Noted hedge fund manager Bill Ackman has been under the media spotlight in recent months, most prominently for his ongoing saga with fellow investor Carl Icahn over the fate of Herbalife and for his departure from his ill fated bet on J.C. Penney.

Gone relatively unnoticed, however, was the investment he and his firm Pershing Square made in materials giant Air Products & Chemicals (NYSE:APD). Long revered as a stalwart among dividend payers, Air Products is now receiving attention for its growth potential. Is Ackman right to jump into Air Products? And, should retail investors follow suit?

Bill Ackman's big bet
In all, Ackman and Pershing Square purchased over 10 million shares of the industrial gas producer, which quickly caught the ire of management.

In response to Ackman's investment, Air Products interestingly used a poison pill defense. Should Ackman acquire a 10% position, the company intends to dilute his ownership stake. All told, Pershing Square holds a 9.8% stake, and is now Air Products' largest shareholder.

Ackman has so far kept a tight lid on his exact intentions, but it's obvious he feels the company is undervalued and has attractive growth opportunities. The question for Fools is, what's the basis for his bullishness?

Where will growth come from?
At first glance, it's not hard to understand Ackman's case. Air Products is a model of consistency that has rewarded its shareholders for many years. The company consistently performs in good economies and bad, as evidenced by the fact that is has raised its dividend for 31 years in a row.

At the same time, it's difficult to imagine how much more growth can be squeezed out a slow-and-steady type like Air Products. Typically, reliable, unexciting dividend payers don't garner the attention of hedge fund managers.

Air Products expects 2013 to be another year of modest growth. Diluted EPS is expected to be at least $5.47 per share, which would represent growth of just a half of one percent.

The lack of eye-popping growth is evident throughout the specialty gas industry. Competitors Airgas (NYSE:ARG) and Praxair (NYSE:PX) are performing admirably, but not exactly growing at a rapid clip.

Airgas increased full-year 2012 sales by 4% and diluted earnings per share by 9%. However, the company struggled in its fiscal first-quarter, reporting flat sales and diluted EPS.

Meanwhile, Praxair brought in $3 billion in sales in its fiscal second quarter, representing 7% year-over-year growth. Diluted EPS, meanwhile, rose just 5% from the year-ago second quarter.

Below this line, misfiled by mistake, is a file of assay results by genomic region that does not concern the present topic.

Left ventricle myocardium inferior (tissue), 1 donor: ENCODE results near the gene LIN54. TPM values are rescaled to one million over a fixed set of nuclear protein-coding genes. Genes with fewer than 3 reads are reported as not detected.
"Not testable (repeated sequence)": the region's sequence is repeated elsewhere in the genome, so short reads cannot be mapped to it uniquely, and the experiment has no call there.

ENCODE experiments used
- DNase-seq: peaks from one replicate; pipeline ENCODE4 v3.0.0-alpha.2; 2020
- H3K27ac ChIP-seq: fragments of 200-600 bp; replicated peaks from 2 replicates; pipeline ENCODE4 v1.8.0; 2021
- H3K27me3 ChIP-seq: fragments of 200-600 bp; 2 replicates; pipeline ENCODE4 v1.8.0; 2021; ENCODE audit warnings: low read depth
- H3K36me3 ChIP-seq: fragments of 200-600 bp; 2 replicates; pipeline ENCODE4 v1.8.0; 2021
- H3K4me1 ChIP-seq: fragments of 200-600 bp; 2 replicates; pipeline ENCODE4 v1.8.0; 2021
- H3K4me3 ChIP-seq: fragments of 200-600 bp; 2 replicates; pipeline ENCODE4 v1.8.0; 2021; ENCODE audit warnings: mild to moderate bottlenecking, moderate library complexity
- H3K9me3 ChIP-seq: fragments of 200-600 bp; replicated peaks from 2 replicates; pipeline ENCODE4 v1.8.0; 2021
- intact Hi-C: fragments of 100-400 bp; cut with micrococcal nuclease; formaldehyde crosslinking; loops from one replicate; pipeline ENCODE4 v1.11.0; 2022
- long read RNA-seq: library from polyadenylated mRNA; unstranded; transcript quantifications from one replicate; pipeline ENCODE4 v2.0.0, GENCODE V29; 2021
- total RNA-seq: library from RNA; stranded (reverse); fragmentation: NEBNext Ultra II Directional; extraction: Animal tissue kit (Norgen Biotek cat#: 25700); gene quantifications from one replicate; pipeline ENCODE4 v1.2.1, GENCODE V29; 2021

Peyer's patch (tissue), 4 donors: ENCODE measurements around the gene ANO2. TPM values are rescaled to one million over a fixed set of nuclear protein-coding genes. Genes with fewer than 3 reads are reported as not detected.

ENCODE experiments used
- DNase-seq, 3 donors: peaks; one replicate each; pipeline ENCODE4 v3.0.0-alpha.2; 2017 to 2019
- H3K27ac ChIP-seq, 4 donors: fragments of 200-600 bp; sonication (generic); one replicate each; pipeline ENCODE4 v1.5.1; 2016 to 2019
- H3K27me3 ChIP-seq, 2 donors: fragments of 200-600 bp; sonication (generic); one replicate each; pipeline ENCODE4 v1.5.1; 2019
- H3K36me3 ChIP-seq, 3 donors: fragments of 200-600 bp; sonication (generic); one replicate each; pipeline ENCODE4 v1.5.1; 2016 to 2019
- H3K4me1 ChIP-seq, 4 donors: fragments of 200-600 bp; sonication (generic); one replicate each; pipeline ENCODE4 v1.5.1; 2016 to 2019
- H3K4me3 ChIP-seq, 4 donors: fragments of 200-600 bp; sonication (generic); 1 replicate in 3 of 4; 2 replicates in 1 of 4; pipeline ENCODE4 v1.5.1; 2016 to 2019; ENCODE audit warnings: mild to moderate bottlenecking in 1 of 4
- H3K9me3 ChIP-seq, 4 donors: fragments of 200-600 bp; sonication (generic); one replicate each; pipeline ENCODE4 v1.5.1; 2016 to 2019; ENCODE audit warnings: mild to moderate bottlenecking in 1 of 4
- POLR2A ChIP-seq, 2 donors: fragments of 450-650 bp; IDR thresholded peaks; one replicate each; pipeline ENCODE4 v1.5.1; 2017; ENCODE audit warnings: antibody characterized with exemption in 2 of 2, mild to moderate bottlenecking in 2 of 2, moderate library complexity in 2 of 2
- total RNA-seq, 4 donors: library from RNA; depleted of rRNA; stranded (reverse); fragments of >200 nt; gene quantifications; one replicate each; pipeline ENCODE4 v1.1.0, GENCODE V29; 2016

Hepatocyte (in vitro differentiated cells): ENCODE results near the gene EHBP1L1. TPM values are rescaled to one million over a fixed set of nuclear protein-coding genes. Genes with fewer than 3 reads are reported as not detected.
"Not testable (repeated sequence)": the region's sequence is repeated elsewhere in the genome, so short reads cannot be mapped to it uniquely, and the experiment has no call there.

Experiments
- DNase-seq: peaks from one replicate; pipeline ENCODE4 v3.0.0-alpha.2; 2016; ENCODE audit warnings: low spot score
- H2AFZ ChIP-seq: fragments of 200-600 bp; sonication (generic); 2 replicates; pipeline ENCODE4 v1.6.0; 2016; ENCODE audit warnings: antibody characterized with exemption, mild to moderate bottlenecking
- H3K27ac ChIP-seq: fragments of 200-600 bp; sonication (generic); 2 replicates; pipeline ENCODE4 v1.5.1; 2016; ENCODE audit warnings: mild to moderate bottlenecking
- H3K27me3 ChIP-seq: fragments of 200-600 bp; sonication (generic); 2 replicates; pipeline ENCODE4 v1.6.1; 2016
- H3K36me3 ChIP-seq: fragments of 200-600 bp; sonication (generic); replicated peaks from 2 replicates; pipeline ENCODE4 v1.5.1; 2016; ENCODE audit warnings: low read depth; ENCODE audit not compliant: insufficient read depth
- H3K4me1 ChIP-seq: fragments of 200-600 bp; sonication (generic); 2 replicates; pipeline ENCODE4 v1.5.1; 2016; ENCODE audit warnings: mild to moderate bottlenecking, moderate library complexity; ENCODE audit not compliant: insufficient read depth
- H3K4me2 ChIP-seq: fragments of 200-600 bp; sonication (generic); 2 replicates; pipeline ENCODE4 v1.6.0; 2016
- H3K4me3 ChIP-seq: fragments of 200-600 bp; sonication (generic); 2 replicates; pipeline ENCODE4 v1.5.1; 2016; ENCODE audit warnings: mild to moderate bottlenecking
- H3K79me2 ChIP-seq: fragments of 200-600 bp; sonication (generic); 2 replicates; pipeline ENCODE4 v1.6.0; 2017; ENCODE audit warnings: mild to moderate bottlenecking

But perhaps, a shrewd move after all
Interestingly, Air Products is also the world's largest producer of helium. And, what many investors may not know is that the world is currently grappling with a serious helium shortage.

Believe it or not, helium is integral to many functions of society and is completely irreplaceable. Helium is an important input across many industries, used in such functions as MRI scans, computer chips, and even military uses, like missile guidance.

Meanwhile, in all-too-typical fashion, Congress has failed to address the looming helium crisis. And, due to the 1996 Helium Privatization Act, the government will soon effectively be pushed out of the helium business altogether.

The looming helium shortage is already having a dramatic effect on prices.  According to the U.S. Government Accountability Office, prices for refined helium provided to end users soared from $40 per thousand cubic feet in 2000 to $160 in 2012.

My sneaking suspicion is that Ackman is essentially placing a bet on the global helium shortage. Dwindling supply and continued strong demand are likely to mean much higher prices going forward, which would be a boon for private-sector producers like Air Products.

As a result, Foolish investors may want to consider adding Air Products to their portfolios.


Robert Ciura has no position in any stocks mentioned. The Motley Fool has no position in any of the stocks mentioned. Try any of our Foolish newsletter services free for 30 days. We Fools may not all hold the same opinions, but we all believe that considering a diverse range of insights makes us better investors. The Motley Fool has a disclosure policy.